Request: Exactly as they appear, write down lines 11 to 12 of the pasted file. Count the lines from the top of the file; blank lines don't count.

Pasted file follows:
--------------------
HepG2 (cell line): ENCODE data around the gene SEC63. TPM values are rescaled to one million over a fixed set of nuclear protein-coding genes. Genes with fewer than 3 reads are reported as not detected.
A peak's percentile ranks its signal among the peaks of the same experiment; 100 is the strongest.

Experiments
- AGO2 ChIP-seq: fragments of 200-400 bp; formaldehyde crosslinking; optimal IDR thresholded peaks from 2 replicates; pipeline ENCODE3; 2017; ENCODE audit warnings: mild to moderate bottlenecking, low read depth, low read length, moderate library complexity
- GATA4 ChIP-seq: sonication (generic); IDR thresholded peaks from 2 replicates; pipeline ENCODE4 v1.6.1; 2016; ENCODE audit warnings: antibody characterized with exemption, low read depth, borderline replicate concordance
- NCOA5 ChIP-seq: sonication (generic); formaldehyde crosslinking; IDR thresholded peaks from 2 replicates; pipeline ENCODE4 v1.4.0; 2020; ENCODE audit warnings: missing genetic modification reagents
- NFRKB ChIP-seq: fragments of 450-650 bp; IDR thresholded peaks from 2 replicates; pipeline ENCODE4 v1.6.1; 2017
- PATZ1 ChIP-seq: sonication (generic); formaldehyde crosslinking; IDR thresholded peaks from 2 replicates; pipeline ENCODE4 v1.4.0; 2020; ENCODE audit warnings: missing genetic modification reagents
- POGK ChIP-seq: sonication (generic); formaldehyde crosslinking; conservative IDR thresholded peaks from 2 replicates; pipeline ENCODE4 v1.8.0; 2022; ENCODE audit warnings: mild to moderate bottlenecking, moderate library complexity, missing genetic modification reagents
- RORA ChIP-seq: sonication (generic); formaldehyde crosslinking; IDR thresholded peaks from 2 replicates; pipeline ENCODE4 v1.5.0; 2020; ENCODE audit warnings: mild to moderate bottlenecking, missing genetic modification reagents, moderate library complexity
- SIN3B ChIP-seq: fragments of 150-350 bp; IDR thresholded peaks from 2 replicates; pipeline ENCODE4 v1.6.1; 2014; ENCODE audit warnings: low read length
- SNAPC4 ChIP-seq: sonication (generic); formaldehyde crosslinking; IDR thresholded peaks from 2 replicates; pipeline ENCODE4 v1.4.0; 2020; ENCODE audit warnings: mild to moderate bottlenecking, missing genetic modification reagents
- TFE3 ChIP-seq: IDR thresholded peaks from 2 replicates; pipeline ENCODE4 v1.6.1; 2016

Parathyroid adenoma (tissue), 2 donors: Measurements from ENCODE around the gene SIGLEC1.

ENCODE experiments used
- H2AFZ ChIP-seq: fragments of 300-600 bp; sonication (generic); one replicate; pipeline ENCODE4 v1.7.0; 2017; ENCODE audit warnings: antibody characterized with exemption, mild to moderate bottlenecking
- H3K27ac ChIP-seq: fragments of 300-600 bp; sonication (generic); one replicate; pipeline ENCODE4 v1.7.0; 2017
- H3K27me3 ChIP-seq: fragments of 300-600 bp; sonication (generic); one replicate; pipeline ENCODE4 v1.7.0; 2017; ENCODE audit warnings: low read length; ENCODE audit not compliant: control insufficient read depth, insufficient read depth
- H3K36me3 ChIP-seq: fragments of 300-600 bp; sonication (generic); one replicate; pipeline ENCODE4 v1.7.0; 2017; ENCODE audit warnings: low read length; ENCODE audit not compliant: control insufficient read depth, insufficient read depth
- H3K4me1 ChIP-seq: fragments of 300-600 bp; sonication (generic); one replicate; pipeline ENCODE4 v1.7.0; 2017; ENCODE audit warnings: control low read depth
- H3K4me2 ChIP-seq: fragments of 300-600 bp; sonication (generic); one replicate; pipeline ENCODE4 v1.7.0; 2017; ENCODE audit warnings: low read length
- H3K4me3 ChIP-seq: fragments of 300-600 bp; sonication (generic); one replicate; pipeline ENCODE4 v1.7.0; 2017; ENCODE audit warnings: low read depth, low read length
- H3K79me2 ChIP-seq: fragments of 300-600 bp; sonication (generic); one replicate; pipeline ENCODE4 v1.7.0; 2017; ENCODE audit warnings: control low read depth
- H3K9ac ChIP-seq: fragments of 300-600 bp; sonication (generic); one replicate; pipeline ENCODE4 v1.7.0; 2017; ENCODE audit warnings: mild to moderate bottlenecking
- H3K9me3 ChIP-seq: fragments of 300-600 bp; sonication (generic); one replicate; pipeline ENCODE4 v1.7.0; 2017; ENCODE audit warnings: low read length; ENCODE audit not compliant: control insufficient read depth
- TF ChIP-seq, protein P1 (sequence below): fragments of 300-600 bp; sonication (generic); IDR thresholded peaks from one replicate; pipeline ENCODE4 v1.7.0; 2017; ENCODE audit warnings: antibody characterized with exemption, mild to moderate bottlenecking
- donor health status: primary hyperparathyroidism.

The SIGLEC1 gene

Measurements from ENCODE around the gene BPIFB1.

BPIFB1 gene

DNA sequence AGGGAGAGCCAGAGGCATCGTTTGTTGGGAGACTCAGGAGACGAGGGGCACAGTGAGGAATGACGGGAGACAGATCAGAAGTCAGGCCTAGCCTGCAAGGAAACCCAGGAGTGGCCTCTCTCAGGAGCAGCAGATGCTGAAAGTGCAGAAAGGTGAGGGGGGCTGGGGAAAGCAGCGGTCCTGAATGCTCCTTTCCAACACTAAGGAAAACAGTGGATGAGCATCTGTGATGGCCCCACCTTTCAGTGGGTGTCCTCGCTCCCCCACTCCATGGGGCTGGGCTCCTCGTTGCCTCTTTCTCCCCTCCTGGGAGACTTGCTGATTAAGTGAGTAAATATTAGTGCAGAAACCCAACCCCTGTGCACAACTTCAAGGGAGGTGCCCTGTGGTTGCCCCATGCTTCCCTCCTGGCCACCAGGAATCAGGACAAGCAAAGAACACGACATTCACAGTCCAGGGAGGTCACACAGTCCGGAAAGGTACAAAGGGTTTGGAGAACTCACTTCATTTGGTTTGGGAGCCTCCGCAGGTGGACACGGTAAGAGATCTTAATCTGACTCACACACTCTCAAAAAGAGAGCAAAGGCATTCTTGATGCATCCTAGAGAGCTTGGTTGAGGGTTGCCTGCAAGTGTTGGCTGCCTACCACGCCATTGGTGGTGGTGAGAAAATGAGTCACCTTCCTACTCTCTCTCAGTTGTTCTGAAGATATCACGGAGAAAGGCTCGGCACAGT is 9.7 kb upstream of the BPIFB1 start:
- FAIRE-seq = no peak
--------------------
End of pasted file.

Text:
- SIN3B ChIP-seq: fragments of 150-350 bp; IDR thresholded peaks from 2 replicates; pipeline ENCODE4 v1.6.1; 2014; ENCODE audit warnings: low read length
- SNAPC4 ChIP-seq: sonication (generic); formaldehyde crosslinking; IDR thresholded peaks from 2 replicates; pipeline ENCODE4 v1.4.0; 2020; ENCODE audit warnings: mild to moderate bottlenecking, missing genetic modification reagents